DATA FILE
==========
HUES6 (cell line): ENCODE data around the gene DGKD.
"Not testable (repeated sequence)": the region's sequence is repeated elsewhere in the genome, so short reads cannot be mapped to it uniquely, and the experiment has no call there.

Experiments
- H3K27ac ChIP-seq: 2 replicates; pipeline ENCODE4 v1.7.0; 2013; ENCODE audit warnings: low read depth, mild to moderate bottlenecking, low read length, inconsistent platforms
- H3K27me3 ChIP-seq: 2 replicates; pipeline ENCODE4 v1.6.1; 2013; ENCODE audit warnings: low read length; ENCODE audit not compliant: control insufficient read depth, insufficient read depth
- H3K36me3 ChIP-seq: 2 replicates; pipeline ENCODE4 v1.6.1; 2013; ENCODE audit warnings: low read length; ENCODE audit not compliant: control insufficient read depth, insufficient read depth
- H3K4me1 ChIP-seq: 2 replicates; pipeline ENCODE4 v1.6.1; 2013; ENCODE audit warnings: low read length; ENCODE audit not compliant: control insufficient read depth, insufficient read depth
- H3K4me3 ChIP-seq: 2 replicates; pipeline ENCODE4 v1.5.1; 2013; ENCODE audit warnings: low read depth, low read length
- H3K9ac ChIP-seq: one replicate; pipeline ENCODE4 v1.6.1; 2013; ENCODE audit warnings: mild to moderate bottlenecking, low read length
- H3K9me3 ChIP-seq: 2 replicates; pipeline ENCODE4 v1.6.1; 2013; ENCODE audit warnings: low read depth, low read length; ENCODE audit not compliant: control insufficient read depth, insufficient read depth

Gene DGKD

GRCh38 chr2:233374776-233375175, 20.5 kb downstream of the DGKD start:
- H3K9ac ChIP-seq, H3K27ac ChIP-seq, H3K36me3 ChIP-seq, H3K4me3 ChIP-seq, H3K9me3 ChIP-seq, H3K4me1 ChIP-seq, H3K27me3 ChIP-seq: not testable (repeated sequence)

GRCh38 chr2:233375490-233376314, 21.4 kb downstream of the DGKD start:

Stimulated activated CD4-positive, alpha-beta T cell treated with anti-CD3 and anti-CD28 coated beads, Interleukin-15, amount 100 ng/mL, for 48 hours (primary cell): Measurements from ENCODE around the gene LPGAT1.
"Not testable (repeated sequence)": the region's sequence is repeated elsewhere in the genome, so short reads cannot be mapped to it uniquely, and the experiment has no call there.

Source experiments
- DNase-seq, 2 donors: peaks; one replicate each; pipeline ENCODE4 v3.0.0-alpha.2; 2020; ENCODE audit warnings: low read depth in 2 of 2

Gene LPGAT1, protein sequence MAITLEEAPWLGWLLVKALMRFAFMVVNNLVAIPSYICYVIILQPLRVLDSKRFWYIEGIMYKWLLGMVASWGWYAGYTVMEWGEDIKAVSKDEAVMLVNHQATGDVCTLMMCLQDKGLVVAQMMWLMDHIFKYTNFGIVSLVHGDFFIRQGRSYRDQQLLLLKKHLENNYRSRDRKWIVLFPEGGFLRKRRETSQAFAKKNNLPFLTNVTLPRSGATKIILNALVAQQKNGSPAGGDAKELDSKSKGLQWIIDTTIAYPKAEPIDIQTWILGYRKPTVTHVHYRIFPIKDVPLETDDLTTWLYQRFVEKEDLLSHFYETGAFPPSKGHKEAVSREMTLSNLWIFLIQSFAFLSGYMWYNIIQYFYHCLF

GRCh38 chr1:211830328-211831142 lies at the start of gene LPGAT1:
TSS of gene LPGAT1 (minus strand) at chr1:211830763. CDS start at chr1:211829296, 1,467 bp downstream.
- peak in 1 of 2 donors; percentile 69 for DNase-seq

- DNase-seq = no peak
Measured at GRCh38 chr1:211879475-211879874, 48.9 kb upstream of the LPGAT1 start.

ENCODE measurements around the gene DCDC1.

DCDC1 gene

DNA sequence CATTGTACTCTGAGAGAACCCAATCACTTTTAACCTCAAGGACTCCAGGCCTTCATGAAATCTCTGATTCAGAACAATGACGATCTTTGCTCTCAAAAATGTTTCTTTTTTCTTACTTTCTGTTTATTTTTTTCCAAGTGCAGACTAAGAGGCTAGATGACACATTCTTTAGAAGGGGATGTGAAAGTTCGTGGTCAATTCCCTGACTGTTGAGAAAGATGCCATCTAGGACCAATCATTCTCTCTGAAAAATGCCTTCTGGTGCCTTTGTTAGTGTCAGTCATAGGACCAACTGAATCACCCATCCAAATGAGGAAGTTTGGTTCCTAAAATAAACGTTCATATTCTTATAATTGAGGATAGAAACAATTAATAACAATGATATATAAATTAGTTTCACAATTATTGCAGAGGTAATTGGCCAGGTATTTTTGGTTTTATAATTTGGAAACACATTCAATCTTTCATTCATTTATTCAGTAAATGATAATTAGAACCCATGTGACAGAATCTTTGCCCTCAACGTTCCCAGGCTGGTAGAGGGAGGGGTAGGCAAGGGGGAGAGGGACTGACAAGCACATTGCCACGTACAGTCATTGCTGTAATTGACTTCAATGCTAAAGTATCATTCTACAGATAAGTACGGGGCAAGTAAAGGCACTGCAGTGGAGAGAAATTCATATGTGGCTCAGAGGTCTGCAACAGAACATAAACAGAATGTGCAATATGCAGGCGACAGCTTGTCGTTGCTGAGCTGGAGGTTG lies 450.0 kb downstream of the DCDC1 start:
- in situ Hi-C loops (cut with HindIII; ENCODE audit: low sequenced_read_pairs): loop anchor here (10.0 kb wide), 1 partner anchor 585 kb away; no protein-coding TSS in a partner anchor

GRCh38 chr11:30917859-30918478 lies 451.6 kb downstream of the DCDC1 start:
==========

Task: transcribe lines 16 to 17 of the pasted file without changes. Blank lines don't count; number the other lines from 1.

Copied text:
"Not testable (repeated sequence)": the region's sequence is repeated elsewhere in the genome, so short reads cannot be mapped to it uniquely, and the experiment has no call there.

Source experiments